A corrected score of IQ increasing derived alleles was also computed and averaged across the four polygenic scores (two from Rietveld et al., 2013; one from Rietveld et al., 2014 and one from Davies et al., 2015), affecting educational attainment or fluid intelligence.
Table 1. Polygenic scores.
|Corrected Height||Uncorrected Height||Corrected IQ||Uncorrected IQ|
|Gujarati Indian, Tx||0.486||0.476||0.031||0.434|
|Indian Telegu, UK||0.488||0.478||-0.032||0.370|
|Mende, Sierra Leone||0.487||0.472||0.026||0.396|
|Mexican in L.A.||0.488||0.479||0.004||0.418|
|Sri Lankan, UK||0.487||0.478||-0.024||0.384|
The correlation between the uncorrected scores (0.602) is slightly higher than between the corrected scores (0.487).
The scores were ranked in descending order and reported in table 2.
Table 2. Corrected polygenic scores reported in descending order.
|Corrected Height||Corrected IQ|
|Utah Whites||0.511||Toscani, Italy||0.128|
|Toscani, Italy||0.501||British, GB||0.114|
|Puerto Rican||0.493||Utah Whites||0.102|
|Punjabi, Pakistan||0.491||Chinese Dai||0.078|
|US Blacks||0.490||Chinese, South||0.075|
|Mexican in L.A.||0.488||Puerto Rican||0.066|
|Indian Telegu, UK||0.488||Colombian||0.062|
|Sri Lankan, UK||0.487||Japan||0.057|
|Afr.Car.Barbados||0.487||Gujarati Indian, Tx||0.031|
|Mende, Sierra Leone||0.487||Mende, Sierra Leone||0.026|
|Gujarati Indian, Tx||0.486||US Blacks||0.018|
|Bengali Bangladesh||0.485||Esan, Nigeria||0.011|
|Esan, Nigeria||0.485||Mexican in L.A.||0.004|
|Yoruba, Nigeria||0.484||Bengali Bangladesh||0.002|
|Luhya, Kenya||0.483||Punjabi, Pakistan||-0.004|
|Chinese, Bejing||0.479||Sri Lankan, UK||-0.024|
|Chinese Dai||0.479||Indian Telegu, UK||-0.032|
We can see that the ranking of corrected polygenic scores for height and IQ gives higher scores to Africans compared to the uncorrected scores, as predicted on the basis of their lower background derived frequencies. The bottom place for height is occupied by East Asian populations (Japan, Chinese, Vietnamese), and the top place by North Europeans (White Americans, Finns, British) matching anthropometric descriptions and available statistics (https://en.wikipedia.org/wiki/Human_height). The bottom places of the IQ polygenic scores are occupied by South American, South Asian and African populations. It must be noted that the South Asian populations (Indian Telegu, Sri Lankan) are living in the UK and I am not aware of the existence of any reliable studies on their average IQ.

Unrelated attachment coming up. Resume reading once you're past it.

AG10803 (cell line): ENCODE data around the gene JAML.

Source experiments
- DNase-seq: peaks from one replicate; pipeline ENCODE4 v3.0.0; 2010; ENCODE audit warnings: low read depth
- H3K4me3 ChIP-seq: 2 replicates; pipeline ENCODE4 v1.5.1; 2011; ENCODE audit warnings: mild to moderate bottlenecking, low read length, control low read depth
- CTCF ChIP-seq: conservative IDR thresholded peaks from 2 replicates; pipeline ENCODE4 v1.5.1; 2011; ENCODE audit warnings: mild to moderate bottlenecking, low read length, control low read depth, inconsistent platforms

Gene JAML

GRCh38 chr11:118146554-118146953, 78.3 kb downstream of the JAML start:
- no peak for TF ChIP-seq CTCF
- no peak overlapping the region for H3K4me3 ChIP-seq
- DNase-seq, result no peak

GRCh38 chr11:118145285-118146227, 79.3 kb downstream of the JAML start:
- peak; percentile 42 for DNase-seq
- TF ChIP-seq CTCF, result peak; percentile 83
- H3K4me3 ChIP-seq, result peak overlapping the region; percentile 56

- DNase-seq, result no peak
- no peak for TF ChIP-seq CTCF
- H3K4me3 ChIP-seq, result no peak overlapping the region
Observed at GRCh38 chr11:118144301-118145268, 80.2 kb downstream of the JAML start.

These results are encouraging because they provide discriminant validity (only a moderate correlation between the height and IQ polygenic scores, which can be explained by phylogenetic autocorrelation) and predictive validity (a moderately good fit with phenotypic population averages (IQ and height). A less than perfect fit is expected given that we have not sampled all the SNPs, that these represent only signals of polygenic pressure (thus not including all the non-additive effects) and the importance of environment for these variables, as showed from the dramatic secular trend in height and IQ observed within Western countries.